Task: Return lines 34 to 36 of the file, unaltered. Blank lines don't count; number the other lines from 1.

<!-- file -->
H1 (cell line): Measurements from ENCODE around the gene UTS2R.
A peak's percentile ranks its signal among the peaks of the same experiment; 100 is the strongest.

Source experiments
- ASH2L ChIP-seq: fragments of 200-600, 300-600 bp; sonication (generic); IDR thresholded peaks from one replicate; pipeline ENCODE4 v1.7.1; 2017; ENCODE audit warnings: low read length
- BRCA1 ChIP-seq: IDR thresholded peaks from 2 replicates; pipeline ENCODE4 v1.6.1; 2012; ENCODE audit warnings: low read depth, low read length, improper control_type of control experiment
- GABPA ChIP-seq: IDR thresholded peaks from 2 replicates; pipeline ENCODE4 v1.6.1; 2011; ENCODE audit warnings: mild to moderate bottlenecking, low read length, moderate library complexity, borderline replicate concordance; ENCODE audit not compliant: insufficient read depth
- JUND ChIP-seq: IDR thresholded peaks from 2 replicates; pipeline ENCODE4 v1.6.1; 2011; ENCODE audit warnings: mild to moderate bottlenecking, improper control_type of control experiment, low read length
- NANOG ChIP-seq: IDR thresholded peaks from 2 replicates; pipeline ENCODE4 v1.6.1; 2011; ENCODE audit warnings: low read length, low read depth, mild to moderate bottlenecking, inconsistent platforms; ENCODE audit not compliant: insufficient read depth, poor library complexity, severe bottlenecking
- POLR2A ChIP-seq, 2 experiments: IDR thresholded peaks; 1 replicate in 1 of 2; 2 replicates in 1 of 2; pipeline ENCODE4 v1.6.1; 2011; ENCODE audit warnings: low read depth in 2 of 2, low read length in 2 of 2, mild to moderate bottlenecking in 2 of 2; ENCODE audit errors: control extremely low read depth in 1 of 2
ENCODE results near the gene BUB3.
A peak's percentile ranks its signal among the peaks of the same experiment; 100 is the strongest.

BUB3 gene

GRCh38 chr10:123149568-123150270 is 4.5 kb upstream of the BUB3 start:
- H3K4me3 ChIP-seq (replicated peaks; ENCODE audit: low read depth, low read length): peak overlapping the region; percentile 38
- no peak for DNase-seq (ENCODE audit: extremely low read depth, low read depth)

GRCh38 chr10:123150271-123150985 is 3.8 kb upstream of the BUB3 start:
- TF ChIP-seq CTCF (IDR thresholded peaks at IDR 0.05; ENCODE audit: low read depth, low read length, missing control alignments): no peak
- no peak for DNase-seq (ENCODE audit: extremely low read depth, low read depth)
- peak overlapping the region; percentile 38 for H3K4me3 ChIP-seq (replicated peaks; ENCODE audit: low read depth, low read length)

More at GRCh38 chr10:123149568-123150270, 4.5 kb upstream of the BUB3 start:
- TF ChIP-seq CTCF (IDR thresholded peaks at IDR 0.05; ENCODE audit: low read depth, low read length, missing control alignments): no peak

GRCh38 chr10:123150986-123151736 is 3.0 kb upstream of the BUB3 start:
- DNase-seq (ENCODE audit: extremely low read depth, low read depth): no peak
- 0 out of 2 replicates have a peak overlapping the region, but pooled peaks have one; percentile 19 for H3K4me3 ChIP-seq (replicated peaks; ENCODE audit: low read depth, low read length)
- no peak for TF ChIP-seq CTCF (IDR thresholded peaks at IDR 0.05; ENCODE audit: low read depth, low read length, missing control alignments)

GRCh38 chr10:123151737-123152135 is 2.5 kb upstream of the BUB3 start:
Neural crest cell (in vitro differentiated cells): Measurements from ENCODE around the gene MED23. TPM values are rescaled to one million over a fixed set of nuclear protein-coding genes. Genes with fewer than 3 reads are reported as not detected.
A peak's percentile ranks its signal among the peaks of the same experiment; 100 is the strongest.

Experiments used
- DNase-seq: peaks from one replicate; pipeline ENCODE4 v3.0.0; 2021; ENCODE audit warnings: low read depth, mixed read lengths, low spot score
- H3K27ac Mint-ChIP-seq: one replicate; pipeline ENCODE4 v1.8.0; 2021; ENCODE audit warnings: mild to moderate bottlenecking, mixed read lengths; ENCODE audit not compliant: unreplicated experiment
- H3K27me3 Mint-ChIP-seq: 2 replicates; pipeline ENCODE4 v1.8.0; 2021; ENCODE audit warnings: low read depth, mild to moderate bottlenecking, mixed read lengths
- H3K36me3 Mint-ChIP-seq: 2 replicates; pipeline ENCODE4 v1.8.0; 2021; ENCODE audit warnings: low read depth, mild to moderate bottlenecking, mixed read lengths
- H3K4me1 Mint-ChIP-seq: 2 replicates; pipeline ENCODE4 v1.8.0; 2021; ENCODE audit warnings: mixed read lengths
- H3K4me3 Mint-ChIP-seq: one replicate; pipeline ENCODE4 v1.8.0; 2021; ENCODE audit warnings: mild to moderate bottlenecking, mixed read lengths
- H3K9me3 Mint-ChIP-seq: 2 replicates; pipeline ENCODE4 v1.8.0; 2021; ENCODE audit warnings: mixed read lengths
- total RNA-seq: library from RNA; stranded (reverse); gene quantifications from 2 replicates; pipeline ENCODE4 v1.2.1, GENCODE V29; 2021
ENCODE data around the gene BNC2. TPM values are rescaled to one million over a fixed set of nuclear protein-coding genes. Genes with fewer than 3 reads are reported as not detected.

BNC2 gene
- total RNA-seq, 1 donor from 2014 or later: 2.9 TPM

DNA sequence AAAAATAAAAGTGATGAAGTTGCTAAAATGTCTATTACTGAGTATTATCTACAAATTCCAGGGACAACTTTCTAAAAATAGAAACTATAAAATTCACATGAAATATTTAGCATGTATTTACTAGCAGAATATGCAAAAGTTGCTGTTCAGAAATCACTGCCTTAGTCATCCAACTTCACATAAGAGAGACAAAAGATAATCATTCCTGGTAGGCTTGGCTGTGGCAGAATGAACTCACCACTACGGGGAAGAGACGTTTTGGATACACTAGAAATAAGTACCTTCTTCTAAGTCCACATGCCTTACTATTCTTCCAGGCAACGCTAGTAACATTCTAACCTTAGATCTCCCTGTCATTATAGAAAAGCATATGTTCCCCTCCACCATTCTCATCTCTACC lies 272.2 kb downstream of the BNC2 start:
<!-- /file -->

- H3K4me1 Mint-ChIP-seq: 2 replicates; pipeline ENCODE4 v1.8.0; 2021; ENCODE audit warnings: mixed read lengths
- H3K4me3 Mint-ChIP-seq: one replicate; pipeline ENCODE4 v1.8.0; 2021; ENCODE audit warnings: mild to moderate bottlenecking, mixed read lengths
- H3K9me3 Mint-ChIP-seq: 2 replicates; pipeline ENCODE4 v1.8.0; 2021; ENCODE audit warnings: mixed read lengths